While it’s clear that both the trumpet and saxophone have been integral to jazz music’s development, the former instrument has arguably been the more important of the two. That’s because in jazz, all roads lead back to one man – Louis Armstrong. Not only one of the best jazz trumpeters of all time, Armstrong was one of the greatest musical improvisers ever and his innovations helped jazz to evolve into what it is today. As Miles Davis once said: “You can’t play nothing on modern trumpet that doesn’t come from him.”
While you’re reading, listen to our Best Jazz Trumpeters playlist here.
Armstrong wasn’t the first notable jazz trumpeter in history – he was superseded by Buddy Bolden, Bunk Johnson, and cornet player King Oliver – but he was more significant, combining virtuosity with popular appeal and, with his Hot Five and Hot Seven recordings in the late 20s, lit the touchpaper to what became known as the Jazz Age.
In Armstrong’s wake came trumpeters such as Doc Cheatham, Muggsy Spanier, and Bix Beiderbecke – all contenders for the best jazz trumpeter crown. But Dixieland jazz was superseded by big band swing in the 30s which gave rise to a new breed of horn man, epitomized by Hot Lips Page, Cootie Williams, and Harry “Sweets” Edison, who played with the day’s pre-eminent bandleaders, among them Count Basie, Artie Shaw, and Duke Ellington.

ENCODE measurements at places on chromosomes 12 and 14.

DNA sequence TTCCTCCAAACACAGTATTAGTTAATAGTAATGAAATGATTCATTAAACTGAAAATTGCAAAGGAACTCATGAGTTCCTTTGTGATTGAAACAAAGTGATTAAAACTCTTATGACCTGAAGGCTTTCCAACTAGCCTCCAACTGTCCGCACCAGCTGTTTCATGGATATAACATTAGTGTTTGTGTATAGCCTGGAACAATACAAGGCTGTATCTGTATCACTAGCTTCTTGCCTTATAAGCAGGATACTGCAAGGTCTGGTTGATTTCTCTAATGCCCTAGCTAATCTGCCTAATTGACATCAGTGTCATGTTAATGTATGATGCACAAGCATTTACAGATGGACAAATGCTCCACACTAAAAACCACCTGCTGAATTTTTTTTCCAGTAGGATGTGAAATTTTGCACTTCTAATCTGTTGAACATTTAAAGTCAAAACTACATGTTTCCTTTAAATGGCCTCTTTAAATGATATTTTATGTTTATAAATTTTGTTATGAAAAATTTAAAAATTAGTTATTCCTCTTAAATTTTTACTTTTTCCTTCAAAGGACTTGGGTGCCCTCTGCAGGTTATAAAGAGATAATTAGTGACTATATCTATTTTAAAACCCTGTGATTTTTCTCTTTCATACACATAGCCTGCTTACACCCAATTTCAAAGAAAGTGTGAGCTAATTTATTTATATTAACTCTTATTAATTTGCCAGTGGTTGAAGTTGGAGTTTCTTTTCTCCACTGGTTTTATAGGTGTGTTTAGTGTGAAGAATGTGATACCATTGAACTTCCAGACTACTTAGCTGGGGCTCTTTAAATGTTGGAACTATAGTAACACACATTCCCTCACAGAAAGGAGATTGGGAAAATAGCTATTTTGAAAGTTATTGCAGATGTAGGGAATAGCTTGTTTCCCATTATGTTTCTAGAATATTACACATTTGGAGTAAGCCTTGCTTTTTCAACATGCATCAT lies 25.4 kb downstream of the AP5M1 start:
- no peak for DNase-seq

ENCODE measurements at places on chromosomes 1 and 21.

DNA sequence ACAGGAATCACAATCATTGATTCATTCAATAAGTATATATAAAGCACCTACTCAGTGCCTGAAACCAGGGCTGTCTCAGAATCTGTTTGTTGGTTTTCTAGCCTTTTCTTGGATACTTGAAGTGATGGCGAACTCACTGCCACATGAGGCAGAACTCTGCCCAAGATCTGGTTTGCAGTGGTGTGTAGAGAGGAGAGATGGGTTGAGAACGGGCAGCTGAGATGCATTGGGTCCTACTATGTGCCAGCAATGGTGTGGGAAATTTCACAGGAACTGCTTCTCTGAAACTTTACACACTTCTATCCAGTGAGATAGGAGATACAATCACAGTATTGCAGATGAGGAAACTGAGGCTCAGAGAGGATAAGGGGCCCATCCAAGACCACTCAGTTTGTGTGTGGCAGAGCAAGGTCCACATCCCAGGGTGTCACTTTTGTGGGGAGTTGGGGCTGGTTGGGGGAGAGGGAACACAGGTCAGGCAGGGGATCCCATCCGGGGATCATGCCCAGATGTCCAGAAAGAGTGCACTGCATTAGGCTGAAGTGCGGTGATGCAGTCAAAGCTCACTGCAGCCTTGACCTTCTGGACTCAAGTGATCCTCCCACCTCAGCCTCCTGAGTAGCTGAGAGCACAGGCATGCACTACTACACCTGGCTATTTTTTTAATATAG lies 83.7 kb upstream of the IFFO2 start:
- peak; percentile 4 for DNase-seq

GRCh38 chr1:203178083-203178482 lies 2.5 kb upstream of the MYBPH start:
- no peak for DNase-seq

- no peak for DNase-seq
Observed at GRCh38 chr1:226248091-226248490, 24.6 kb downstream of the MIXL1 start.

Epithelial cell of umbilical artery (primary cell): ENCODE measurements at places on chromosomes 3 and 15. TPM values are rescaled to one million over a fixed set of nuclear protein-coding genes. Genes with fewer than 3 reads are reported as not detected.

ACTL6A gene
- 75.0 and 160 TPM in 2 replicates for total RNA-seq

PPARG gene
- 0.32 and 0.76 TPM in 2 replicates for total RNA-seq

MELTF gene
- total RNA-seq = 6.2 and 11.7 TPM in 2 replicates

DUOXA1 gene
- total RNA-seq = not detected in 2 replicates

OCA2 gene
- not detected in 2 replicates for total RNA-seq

As swing gave way to bebop in the mid-40s, one of the new music’s architects, puff-cheeked wind machine Dizzy Gillespie, gave jazz trumpet a complete makeover. The bop era produced a welter of other fine trumpeters, but one, in particular, stood out from the crowd: Miles Davis. Though not as technically accomplished as Gillespie, Miles had a lyrical tone and knew how to use space, light, and shade. Though he would go on to influence the development of jazz music into the 70s, Davis would have earned his place among the world’s best jazz trumpeters for his work in the 50s alone, and had a profound influence on jazz musicians everywhere. Clifford Brown, too, cast a deep spell during the early 50s and helped to shape the trajectory of jazz trumpet playing.
A steady stream of trumpet players emerged in the 60s, including innovators such as free jazz maven Don Cherry and micro-tone experimentalist Don Ellis. In the 70s, when jazz-fusion and jazz-funk came to the fore, Miles Davis led the way once more, closely followed by Woody Shaw and Eddie Henderson.
No small number of the world’s best jazz trumpeters have emerged in the last 30 years, the most significant of which has been Wynton Marsalis. More recently, Roy Hargrove, Christian Scott, and Ambrose Akinmusire have demonstrated that there’s no shortage of talented horn men waiting to break through into the spotlight. They are all part of a long lineage that stretches right back to the legacy of Louis Armstrong.
Partial to a horn of plenty? Look no further than our rundown of The 50 Best Jazz Trumpeters Of All Time…
50: Marcus Belgrave (1936-2015)
Though he was born in Pennsylvania, Belgrave was a key player on the Detroit jazz scene in the 50s, 60s, and 70s. He studied with Clifford Brown in the 50s but ended up playing R&B with Ray Charles for several years and then, in the 60s, performed on Motown sessions. A versatile trumpeter who could play jazz, R&B, and pop, Belgrave was also a noted and highly respected teacher.
49: Erik Truffaz (born 1960)
Space and a minimalist less-is-more aesthetic are the chief characteristics of this Switzerland-born Frenchman’s sound, which is indebted to Miles Davis’ avant-funk 70s work, especially in his creative use of electronic sound effects. Hip-hop flavors and elements from drum’n’bass and African music also permeate Truffaz’s consistently interesting and fiercely contemporary work.
48: Arve Henriksen (born 1968)